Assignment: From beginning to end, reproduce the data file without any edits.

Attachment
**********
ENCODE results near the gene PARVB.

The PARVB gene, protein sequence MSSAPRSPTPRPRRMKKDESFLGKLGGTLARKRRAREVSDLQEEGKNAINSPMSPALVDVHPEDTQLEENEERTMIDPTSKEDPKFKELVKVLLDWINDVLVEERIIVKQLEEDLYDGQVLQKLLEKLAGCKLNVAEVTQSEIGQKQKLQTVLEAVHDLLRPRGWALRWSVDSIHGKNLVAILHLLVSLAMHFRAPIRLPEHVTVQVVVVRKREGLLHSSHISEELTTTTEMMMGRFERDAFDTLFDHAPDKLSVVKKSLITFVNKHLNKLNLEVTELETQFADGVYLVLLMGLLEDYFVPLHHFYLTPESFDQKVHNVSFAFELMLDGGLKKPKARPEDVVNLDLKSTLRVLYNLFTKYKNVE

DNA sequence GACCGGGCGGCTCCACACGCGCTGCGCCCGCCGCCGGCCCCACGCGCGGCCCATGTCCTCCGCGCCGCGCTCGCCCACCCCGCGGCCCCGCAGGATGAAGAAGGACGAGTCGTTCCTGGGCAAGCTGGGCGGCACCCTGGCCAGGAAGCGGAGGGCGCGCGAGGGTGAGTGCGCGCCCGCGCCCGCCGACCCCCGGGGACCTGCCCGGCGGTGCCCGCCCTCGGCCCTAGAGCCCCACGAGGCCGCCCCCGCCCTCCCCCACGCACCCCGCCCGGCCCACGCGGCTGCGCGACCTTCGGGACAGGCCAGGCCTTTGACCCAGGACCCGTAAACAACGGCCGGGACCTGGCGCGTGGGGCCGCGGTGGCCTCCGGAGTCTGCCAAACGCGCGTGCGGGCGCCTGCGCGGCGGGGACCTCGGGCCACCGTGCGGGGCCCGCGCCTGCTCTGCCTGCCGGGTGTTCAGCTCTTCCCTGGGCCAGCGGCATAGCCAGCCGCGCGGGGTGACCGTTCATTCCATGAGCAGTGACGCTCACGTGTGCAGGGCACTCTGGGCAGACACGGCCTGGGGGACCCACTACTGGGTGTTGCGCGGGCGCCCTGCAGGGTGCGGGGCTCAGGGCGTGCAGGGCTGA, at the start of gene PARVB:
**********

ENCODE results near the gene PARVB.

The PARVB gene, protein sequence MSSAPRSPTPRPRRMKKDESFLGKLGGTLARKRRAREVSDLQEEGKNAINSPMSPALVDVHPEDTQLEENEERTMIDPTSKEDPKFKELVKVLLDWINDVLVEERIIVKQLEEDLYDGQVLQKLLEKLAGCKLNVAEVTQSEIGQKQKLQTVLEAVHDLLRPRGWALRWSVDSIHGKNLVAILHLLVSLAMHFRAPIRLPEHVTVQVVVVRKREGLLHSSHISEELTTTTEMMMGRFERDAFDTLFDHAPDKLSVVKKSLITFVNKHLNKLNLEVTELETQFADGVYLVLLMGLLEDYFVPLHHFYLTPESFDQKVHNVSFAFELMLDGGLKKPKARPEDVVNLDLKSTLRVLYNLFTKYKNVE

DNA sequence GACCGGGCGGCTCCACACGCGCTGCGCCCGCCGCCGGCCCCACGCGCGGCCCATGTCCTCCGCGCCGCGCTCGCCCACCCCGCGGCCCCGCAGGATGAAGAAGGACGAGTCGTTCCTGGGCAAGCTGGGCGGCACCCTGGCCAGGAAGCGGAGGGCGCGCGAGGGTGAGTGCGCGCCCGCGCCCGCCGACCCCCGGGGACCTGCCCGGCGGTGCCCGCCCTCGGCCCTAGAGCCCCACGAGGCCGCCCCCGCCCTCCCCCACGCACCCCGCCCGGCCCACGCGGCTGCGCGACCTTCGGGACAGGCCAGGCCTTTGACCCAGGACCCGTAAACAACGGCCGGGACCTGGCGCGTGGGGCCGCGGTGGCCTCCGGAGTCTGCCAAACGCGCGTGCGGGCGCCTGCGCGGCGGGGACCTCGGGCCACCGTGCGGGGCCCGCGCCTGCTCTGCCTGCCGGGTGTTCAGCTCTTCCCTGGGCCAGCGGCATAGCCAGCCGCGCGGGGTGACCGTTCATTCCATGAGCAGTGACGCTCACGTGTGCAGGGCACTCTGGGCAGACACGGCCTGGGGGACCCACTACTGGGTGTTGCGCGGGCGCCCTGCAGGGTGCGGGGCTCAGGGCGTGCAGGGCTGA, at the start of gene PARVB: